What we know of God is for us all that is eternal, all that is worth while. The present daily life is cared for by this divine knowledge, and in no other way can it be really protected. To attempt the direct use of spiritual understanding, however, in order to build material success and happiness, is to pervert the teaching of Christian Science. Mortals cannot “use” the law of God for any ignoble purpose. As they lay down self-seeking, divine law makes use of their purified thoughts to overcome sin and disease. Christian Science heals sickness and destroys sin and helplessness and poverty, not because it is perfecting mortality but because it is doing away with mortality by reason of the appearing of immortality; because the evil in human nature is succumbing to the better understanding of the divine nature.
The causes for disease and poverty bred in the beliefs and habits of the human mind give way as unselfishness lessens under the desire to understand God, and so the effect of spiritual thinking finds room to appear in purified affections, unselfed purposes, a success that brings the greatest good to the greatest number, and a health that is not at the disposal of matter. To gain one’s desires at cost to others, to succeed because others fail, or to rise from a sick-bed with strengthened belief in animal health and in physical health or laws, may appear to be success, but in no way does it glorify God. Furthermore, to allow any self-exaltation because of the happiness and health that appear by reason of knowing God better, is to fail in so far understand Him and to miss that much the way that glorifies Him. Gratitude, not gratified human pride, belongs to the Christian Scientist; and nothing short of the spiritual understanding that puts out self completely to find God All-in-all, is witnessing worthily to God’s greatness and goodness.
By fair logic a discordant and suffering world does not bear witness to a good God. Sin, sickness, and death do not in themselves glorify an all-wise, all-merciful, ever-beneficent creator; neither does resignation to these things exalt Him. Christ Jesus was divinely patient, yet he glorified God in an active ministry against sin and disease and told the world plainly that we should all be about the same business. He also made clear the difference between relieving disease that mortals may be more comfortable in matter, or destroying disease in conjunction with sin that God’s presence may be made manifest in the earth.
To understand ourselves, to find out whether we want health and success for the sake of it or in order that God may be glorified, is to determine the genuineness of our profession as Christian Scientists. The search-light of this question may very likely discover to us the reasons for some slow healing, and for multiplied trials after we understand somewhat the teaching of Christian Science. Demanding honest analysis of motive from ourselves, and comparing our hidden instincts and impulses bravely and squarely with Christlikeness, we bring to light the causes for trouble, and with Christian Science we can dispose of them. However, whether healing be slow or fast, whether we learn trust and patience through gradual deliverance or whether quick healing comes to foster our faith, we are, if striving to do everything for the glory of God, coming into our own,—finding through spiritualized thought-processes that oneness with God which must in its appearing manifest all good.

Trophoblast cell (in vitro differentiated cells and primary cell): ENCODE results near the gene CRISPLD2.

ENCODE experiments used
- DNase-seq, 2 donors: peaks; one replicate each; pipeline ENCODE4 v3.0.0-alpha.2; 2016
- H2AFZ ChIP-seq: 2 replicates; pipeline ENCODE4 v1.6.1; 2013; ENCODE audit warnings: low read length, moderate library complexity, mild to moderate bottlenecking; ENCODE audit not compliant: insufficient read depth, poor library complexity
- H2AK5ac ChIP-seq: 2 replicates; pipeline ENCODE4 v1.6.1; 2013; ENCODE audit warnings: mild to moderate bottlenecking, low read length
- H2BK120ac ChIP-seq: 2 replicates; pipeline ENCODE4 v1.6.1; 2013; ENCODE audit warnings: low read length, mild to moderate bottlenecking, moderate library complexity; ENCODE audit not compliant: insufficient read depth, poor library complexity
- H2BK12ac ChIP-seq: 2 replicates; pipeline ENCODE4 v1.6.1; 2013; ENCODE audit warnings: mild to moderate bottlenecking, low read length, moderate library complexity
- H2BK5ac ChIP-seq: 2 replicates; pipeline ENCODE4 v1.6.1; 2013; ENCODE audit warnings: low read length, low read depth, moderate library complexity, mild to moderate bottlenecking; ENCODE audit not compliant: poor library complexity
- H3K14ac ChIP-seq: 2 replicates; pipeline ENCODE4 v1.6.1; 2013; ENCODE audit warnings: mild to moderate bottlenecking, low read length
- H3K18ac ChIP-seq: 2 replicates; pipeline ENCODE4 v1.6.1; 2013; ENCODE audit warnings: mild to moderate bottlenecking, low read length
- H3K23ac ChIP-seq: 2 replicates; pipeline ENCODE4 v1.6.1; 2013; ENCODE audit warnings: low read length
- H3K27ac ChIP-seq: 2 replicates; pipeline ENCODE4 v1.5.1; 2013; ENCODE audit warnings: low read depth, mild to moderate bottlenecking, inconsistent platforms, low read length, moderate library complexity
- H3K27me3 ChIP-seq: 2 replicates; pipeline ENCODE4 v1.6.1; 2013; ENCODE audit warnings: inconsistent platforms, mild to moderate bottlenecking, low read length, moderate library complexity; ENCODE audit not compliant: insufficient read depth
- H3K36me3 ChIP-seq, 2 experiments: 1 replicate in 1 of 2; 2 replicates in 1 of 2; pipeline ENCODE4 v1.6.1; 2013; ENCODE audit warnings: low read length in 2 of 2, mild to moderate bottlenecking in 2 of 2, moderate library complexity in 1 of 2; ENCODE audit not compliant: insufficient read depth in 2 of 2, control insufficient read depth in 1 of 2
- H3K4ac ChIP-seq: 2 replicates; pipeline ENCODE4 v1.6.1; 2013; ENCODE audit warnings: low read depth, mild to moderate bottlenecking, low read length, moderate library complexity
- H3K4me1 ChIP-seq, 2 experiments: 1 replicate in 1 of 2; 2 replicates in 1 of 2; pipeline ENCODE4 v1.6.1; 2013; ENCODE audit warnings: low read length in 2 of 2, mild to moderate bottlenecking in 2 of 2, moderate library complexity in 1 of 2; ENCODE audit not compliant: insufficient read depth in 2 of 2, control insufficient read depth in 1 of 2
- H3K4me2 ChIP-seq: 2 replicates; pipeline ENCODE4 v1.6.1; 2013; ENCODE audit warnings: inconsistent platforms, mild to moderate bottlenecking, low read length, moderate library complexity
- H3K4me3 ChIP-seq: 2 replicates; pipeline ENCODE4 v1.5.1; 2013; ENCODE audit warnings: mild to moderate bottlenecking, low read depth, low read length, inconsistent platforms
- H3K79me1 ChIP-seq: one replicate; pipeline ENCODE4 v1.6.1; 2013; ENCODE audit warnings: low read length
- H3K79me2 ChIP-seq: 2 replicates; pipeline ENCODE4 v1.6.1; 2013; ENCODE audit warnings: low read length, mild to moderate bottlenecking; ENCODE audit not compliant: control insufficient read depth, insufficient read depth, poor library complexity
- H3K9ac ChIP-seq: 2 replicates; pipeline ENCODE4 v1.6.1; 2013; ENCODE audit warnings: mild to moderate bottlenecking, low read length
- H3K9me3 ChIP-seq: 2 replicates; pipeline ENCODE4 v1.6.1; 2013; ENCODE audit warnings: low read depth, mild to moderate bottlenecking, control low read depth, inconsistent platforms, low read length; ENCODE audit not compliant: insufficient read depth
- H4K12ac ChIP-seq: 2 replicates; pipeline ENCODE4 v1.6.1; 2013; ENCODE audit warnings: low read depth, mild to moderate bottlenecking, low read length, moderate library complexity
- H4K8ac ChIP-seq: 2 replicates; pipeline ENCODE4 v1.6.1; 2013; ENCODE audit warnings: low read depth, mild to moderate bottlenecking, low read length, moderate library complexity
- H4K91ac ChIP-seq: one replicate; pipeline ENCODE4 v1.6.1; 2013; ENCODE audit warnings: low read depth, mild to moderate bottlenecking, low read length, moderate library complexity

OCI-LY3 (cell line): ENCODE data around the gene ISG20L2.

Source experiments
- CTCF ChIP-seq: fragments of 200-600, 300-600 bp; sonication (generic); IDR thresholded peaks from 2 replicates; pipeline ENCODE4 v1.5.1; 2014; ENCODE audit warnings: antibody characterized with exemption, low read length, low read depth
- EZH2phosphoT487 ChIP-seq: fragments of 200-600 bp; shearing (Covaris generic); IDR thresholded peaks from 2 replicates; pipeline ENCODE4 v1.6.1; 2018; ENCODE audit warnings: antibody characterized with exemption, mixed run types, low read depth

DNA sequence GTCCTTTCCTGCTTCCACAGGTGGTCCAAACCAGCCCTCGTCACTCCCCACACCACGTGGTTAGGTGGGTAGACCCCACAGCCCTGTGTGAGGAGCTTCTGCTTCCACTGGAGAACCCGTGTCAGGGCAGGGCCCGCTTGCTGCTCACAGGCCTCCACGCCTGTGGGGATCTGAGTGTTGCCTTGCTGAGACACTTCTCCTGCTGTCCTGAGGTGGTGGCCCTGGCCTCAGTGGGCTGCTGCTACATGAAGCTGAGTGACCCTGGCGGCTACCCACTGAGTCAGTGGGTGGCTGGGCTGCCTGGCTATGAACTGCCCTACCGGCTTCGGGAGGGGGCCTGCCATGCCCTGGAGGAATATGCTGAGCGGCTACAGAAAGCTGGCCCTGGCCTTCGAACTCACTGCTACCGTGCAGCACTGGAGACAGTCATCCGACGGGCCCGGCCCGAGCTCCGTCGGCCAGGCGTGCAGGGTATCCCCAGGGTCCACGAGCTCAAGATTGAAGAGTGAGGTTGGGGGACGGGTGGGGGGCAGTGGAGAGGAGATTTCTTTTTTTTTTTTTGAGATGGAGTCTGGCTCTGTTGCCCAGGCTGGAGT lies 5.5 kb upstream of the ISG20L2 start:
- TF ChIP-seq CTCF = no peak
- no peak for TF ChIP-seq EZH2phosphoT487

“A faithful witness will not lie,” declared King Solomon. And he who obeys Christian Science is refusing daily to express untruth and is striving to become more truthful,—a better witness to God,—in his thoughts, his deeds, his health, and his usefulness. Sickness and idleness do not tell the truth about God any better than do false words and deeds. No Christian Scientist would claim, however, that in his human conduct and condition today he wholly glorifies God; he knows too well what needs yet to be cast out of himself. But Christian Science reveals to him the spiritual man of God’s making, demands of him nothing less than that God shall be glorified by the continual appearing of this spiritual manhood, and sets him about the business of watching and spiritualizing his own thoughts to speed this divine coming. And in the measure that he hastens God’s glory in the earth, he finds his own vexations cease, so good is God.
Knowing all these things, Jesus said, “I have glorified thee on the earth: I have finished the work which thou gavest me to do;” and St. Paul admonished, in his letter to the Corinthians, “Therefore glorify God in your body, and in your spirit, which are God’s.”